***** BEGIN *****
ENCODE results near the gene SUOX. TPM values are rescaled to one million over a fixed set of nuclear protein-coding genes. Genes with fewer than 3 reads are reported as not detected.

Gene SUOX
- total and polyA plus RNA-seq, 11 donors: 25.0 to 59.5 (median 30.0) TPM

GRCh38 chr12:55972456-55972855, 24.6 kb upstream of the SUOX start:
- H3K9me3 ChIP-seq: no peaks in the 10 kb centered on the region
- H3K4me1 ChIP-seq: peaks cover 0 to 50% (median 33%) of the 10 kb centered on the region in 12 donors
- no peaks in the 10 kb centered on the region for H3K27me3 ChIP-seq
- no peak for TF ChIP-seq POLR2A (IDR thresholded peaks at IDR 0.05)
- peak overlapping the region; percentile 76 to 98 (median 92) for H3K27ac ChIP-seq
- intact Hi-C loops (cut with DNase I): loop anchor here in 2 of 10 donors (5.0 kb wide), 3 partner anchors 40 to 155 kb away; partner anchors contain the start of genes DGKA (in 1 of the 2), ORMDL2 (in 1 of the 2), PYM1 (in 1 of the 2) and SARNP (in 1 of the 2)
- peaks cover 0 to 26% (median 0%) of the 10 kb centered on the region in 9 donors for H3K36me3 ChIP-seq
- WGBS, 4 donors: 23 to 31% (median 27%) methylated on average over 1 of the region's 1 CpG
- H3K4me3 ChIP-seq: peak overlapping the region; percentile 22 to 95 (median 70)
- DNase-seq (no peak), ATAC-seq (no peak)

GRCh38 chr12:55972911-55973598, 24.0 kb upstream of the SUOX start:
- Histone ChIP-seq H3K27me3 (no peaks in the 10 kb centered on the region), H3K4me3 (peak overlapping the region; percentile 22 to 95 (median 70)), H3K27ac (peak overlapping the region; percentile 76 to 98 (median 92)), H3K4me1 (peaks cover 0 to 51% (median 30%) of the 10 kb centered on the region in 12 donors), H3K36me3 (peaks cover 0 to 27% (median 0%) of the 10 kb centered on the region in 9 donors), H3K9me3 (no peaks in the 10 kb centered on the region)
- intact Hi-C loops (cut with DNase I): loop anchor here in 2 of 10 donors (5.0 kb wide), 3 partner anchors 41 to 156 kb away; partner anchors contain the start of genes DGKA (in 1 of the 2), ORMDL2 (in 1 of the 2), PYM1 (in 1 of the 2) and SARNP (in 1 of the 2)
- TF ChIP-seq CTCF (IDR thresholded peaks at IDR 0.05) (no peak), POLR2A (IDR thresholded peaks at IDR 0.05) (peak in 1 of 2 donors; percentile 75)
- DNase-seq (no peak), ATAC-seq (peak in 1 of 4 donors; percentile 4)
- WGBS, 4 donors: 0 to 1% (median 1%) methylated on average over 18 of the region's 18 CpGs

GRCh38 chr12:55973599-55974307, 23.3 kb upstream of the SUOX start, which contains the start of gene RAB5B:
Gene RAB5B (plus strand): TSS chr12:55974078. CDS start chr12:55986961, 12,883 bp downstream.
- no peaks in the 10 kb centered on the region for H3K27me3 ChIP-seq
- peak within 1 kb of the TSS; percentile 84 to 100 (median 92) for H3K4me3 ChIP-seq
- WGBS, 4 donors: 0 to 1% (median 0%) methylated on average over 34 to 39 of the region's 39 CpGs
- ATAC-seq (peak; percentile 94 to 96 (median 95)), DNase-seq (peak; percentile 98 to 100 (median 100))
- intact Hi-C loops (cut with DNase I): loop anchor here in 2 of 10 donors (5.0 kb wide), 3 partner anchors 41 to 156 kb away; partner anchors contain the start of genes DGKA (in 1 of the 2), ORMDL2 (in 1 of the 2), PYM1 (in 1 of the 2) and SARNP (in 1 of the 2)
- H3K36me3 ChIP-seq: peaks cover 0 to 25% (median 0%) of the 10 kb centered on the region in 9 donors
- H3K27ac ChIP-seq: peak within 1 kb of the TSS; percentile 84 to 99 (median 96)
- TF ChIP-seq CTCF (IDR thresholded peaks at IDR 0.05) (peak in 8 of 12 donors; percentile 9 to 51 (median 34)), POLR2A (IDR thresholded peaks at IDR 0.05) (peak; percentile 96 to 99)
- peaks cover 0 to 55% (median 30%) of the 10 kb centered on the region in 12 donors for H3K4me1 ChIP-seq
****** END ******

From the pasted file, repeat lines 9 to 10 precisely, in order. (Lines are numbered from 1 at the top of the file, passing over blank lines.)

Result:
- peak overlapping the region; percentile 76 to 98 (median 92) for H3K27ac ChIP-seq
- intact Hi-C loops (cut with DNase I): loop anchor here in 2 of 10 donors (5.0 kb wide), 3 partner anchors 40 to 155 kb away; partner anchors contain the start of genes DGKA (in 1 of the 2), ORMDL2 (in 1 of the 2), PYM1 (in 1 of the 2) and SARNP (in 1 of the 2)